Susan's Blog

Friday, May 29, 2009

When You Wish Upon a School

Nat is home. I just got the weekly update from his teacher and I learned that his school is making a prom for the high school age kids there! They are even going to get a tuxedo store to come to the school and fit the guys. The guys can pick out their own colors. There are girls at the school, too, so I guess they will all be getting dresses. Nat’s teacher Terese is so excited that she is going to chaperone; she said, “It gives me an excuse to buy a new dress!” But she added that, “This is something we have been trying to do for two years!” It takes Nat’s school a very long time to do anything that is off the well-worn ABA path. They are always mindful of safety issues, and that makes them very conservative with trying new things.

But lately this is changing, for the better. They now have a basketball team (the one Nat is on); they had an all-school rally to celebrate the four basketball champs (Nat and the other three); they have a new building mainly for job-training. The kids go on picnics and into the community, even to the mall to pick out their own iPod shuffles (courtesy of the Parent Advisory Council). Plus, the teachers stay far longer than they used to. I am very happy with that place.

We had his IEP meeting last week, in fact, and that room was full! Probably fifteen people around the table, because there are Residence staff there to make goals for Nat while he’s at The House. The House and the school are pretty well synced up, so now we have a real shot at enabling Nat to generalize skills he has learned in the school. That was the primary reason for having him live there, after all.

Everyone around that table was enthusiastic and full of ideas. The IEP is very comprehensive: pages and pages of goals, covering all aspects of Nat’s needs, from vocational experiences like how you enter your workplace (greet people, punch your time clock, look for your work load, using the bathroom) to self-care at home (making his own lunch everyday, making a shopping list, using the shopping list, laundry) to practical math (estimating what is “some” and “enough” money for something he wants to buy, waiting for change, and eventually, using an ATM machine).

I love those people. And they love Nat. And now, the next phase of his life begins, as his teacher creates a social story to teach him how to ask a girl for a dance and how to behave with her. If anyone can teach him that, Terese can.

My heart is in my throat. Once again, I learn that I should never let go of any dreams if I want them badly enough.


I talked to someone very much “in the know” a couple of years ago who said, “I wouldn’t put my cat in that place.” Glad to hear it’s changing.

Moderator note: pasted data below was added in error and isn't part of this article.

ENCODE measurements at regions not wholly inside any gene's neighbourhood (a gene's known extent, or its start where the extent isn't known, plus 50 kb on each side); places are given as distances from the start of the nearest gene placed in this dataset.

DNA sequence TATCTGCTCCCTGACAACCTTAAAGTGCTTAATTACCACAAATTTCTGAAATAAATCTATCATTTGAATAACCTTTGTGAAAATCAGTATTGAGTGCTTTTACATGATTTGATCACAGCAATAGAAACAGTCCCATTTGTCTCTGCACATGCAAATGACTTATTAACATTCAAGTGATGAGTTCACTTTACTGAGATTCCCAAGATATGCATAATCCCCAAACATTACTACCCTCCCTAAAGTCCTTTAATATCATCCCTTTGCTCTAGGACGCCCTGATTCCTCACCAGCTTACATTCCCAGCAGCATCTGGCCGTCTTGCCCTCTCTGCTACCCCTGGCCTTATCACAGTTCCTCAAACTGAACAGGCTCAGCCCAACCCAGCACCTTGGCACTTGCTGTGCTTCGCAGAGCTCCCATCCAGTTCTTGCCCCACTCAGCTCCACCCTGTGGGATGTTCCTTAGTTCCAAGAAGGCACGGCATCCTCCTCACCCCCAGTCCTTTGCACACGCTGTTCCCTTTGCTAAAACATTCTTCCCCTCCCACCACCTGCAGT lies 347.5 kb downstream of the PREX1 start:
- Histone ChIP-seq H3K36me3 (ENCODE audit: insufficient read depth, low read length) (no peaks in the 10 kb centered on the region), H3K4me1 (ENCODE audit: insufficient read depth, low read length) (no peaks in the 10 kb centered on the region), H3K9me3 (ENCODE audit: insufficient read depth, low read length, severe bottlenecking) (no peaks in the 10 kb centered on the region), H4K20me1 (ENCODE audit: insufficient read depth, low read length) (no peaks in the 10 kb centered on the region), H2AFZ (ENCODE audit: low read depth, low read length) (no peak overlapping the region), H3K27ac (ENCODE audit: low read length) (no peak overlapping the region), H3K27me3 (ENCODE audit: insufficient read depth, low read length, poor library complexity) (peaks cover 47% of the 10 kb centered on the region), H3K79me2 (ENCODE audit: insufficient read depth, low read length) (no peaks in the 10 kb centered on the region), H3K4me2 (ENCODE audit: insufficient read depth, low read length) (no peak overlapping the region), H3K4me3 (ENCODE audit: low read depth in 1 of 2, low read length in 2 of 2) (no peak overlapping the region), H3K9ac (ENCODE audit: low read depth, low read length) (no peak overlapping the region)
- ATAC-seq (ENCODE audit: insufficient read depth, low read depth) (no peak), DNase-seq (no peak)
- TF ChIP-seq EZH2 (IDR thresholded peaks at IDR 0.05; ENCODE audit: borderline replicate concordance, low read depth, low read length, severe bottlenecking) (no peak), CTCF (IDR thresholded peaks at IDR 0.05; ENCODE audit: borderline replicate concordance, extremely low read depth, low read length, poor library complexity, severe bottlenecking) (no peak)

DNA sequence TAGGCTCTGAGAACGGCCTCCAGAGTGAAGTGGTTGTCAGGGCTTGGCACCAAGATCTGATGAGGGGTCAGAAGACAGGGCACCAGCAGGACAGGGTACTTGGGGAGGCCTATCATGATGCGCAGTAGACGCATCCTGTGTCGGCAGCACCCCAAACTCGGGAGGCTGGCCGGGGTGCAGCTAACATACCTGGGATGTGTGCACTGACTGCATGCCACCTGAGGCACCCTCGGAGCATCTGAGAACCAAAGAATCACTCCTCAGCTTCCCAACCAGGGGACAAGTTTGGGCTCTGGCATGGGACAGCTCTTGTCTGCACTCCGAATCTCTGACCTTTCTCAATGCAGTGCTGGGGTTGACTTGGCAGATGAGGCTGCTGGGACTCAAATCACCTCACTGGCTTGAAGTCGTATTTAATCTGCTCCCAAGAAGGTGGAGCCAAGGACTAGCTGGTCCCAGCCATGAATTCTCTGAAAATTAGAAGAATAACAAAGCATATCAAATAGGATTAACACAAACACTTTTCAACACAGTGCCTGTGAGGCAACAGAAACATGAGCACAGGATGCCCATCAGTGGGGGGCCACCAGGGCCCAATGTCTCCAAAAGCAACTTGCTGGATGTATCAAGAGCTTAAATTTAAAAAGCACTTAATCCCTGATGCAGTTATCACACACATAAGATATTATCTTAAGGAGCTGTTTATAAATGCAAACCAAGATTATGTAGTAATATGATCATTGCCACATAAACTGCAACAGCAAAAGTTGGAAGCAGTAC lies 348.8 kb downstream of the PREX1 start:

— added by Anonymous on Friday, May 29, 2009 at 5:14 pm

Even a couple of years ago Nat’s school was first rate. And he went there in an even earlier incarnation, when he was five. It was and is the best thing that ever happened to him. Not an ounce of cruelty, never an aversive practice, always the gentlest most compassionate and understanding teachers.

I wouldn’t put a cat in pretty much any school, because they would not do well in those chairs.

— added by Susan Senator on Friday, May 29, 2009 at 5:53 pm

There is an interesting parallel you may find when your second son is researching colleges. For every five people who tell you it is a “party school” another five will tell you it is something else, etc.
Residential community placements evoke different impressions.
So happy for you!

Linda (Your) Anon

— added by Anonymous on Friday, May 29, 2009 at 6:47 pm

Susan, I feel the exact same way about this school as you do! I am absolutely thrilled that my son is a student there. I have seen the school evolve for the better in many ways. J’s class has become much more focused on building social skills with staff and peers. They are cautious, but I have learned that they want to be very sure before they move forward that something will have positive results. I feel very safe knowing J is in such caring, capable and professional hands, not only now, but also in the future. Thanks for sharing such a positive story. I’m going to visualize J now in a tux. He’ll look awesome…and so will Nat, I’m sure! I saw him today and he looked very happy. Please let us know how the Prom goes, and take lots of pictures.

— added by Candy on Friday, May 29, 2009 at 10:54 pm

You know I will!!!

— added by Susan Senator on Saturday, May 30, 2009 at 5:44 am

My daughter recently went to a prom as well. Her school had a “prom” for her grade (8th) and I was so impressed that they did this…and she had a ball…

This was her first year in a residential school and she has made great strides. She does more than she would have at our local schools, and has friends.. She has every advantage that a good school has to offer…No comparison, and the best future possible, so you are right!

Put it this way, she would never have been able to attend a dance had it not been for her school and the opportunities/services they offer.

— added by Holly Nappi Collins on Saturday, May 30, 2009 at 8:37 am

My son has a prom at his residential school, too. He loves it. He hangs out with the DJ, gets dressed up, loves the decorations, the music and the dancing.

— added by Anonymous on Saturday, May 30, 2009 at 4:16 pm

Can I tell you how much I love this!!! Can’t wait for the photos. I’m smiling from the inside out..

— added by Judith U. on Tuesday, June 2, 2009 at 12:29 pm

This is so awesome!!! If they need dress donations please let me know, I have a closet full of old dresses that are just gathering dust that I would gladly send.

— added by cameramom on Tuesday, June 2, 2009 at 4:16 pm